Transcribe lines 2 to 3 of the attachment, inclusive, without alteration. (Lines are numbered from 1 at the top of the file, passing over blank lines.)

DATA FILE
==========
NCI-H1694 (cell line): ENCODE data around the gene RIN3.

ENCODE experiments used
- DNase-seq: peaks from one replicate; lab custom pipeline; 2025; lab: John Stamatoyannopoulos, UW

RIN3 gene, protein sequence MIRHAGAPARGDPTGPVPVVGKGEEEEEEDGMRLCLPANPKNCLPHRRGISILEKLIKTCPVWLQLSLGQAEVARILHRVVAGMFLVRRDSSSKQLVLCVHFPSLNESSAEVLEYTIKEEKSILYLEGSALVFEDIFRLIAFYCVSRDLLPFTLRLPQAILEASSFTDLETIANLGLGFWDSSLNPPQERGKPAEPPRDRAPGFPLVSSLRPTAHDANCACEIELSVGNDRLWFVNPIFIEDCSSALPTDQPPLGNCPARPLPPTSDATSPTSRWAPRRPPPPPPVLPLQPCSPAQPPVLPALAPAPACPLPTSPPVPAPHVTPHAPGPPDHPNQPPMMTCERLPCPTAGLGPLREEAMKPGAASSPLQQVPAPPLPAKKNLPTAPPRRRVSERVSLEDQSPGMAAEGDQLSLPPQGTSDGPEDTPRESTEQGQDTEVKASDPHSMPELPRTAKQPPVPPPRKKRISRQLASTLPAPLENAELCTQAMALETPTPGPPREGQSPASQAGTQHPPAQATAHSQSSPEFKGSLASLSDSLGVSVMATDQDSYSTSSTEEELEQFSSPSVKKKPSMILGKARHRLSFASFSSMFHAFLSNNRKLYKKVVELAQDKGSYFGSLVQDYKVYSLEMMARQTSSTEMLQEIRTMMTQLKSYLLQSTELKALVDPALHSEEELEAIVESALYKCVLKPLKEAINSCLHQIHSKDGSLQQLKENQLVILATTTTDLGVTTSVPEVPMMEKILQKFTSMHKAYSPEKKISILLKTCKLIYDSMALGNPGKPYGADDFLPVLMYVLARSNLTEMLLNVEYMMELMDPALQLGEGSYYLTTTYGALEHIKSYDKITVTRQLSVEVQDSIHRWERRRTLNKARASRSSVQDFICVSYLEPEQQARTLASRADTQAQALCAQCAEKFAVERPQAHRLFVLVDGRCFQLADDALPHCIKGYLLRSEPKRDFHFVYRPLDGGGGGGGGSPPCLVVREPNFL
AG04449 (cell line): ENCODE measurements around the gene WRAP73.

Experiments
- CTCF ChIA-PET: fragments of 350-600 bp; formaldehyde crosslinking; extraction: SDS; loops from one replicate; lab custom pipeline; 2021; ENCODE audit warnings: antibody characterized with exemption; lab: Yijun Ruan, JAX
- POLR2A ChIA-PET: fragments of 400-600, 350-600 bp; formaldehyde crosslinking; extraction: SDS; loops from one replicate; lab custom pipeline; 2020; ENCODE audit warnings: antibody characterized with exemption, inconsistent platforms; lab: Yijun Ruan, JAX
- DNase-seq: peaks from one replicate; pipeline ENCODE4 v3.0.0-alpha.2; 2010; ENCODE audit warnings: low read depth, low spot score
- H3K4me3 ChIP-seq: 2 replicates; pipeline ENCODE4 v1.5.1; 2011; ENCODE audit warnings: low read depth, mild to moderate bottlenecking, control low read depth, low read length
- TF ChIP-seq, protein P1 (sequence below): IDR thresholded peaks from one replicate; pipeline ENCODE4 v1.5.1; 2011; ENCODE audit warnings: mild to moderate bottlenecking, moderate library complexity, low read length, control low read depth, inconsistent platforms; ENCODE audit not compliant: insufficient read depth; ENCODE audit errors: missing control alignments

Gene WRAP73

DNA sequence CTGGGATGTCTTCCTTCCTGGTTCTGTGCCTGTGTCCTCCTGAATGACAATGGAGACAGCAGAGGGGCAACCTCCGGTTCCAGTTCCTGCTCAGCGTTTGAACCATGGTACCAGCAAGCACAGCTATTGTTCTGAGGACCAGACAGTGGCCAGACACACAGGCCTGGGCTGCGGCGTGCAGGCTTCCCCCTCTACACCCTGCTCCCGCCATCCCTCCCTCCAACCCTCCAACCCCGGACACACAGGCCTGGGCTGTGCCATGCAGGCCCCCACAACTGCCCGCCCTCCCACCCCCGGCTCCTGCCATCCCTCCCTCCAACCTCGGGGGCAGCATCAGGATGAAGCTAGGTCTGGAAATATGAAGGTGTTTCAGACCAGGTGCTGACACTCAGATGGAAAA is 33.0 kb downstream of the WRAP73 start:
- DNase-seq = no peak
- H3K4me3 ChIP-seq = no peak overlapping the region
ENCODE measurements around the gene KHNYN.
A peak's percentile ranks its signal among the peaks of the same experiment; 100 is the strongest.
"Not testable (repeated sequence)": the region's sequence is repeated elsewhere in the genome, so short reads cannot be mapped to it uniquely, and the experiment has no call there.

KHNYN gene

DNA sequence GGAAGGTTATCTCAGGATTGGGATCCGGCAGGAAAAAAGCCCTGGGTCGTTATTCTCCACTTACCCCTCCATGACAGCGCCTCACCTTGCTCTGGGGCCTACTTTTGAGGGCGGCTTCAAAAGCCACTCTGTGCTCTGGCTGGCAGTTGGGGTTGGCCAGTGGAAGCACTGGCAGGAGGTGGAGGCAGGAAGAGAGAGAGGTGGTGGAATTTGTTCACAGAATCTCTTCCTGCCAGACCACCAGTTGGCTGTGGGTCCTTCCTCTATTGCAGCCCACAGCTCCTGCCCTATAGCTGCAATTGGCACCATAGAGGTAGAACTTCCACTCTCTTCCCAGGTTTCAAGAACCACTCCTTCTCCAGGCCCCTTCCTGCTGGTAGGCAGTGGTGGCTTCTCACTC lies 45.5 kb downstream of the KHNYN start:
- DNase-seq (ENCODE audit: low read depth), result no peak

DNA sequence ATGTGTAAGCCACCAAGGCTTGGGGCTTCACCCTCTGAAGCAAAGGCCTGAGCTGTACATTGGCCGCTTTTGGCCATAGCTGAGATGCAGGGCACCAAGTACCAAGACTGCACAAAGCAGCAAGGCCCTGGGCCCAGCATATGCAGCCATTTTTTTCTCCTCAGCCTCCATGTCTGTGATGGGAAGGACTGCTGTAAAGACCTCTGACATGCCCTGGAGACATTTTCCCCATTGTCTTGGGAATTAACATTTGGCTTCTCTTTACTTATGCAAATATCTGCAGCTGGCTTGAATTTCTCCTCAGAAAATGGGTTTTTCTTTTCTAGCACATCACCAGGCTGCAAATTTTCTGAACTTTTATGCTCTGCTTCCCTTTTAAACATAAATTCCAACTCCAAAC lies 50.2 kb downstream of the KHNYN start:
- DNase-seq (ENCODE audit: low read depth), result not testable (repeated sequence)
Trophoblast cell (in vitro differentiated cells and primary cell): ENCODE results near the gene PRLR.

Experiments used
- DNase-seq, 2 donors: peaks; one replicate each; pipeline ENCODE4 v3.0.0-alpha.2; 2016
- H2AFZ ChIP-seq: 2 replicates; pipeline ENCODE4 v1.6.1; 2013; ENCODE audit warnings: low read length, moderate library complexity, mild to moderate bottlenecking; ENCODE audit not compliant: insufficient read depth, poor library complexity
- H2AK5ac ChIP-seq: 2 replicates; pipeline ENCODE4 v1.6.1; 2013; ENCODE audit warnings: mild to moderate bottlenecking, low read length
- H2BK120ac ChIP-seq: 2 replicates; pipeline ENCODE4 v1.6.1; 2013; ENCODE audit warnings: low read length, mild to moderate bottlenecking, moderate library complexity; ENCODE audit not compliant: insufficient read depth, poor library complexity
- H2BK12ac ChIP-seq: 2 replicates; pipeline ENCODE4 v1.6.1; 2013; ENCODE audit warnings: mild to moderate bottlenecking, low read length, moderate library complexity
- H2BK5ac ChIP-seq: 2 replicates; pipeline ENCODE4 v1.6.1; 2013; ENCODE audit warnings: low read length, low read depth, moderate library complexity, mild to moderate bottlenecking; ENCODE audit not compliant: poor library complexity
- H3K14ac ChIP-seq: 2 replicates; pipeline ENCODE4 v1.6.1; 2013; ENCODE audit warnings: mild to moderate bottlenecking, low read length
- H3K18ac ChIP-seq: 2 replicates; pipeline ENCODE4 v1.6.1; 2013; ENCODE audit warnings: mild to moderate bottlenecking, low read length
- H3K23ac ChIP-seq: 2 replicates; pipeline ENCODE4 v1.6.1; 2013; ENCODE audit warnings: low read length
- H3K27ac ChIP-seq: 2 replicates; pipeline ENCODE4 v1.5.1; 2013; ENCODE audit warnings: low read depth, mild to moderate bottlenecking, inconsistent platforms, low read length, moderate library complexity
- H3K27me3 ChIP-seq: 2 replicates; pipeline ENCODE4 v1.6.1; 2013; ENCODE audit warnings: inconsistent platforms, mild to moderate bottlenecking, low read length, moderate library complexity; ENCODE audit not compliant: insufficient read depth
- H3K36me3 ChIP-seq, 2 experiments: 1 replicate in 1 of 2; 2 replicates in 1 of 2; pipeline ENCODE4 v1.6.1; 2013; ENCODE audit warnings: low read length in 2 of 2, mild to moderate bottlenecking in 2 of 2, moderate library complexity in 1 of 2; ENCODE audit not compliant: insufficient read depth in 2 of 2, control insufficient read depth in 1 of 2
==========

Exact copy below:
ENCODE experiments used
- DNase-seq: peaks from one replicate; lab custom pipeline; 2025; lab: John Stamatoyannopoulos, UW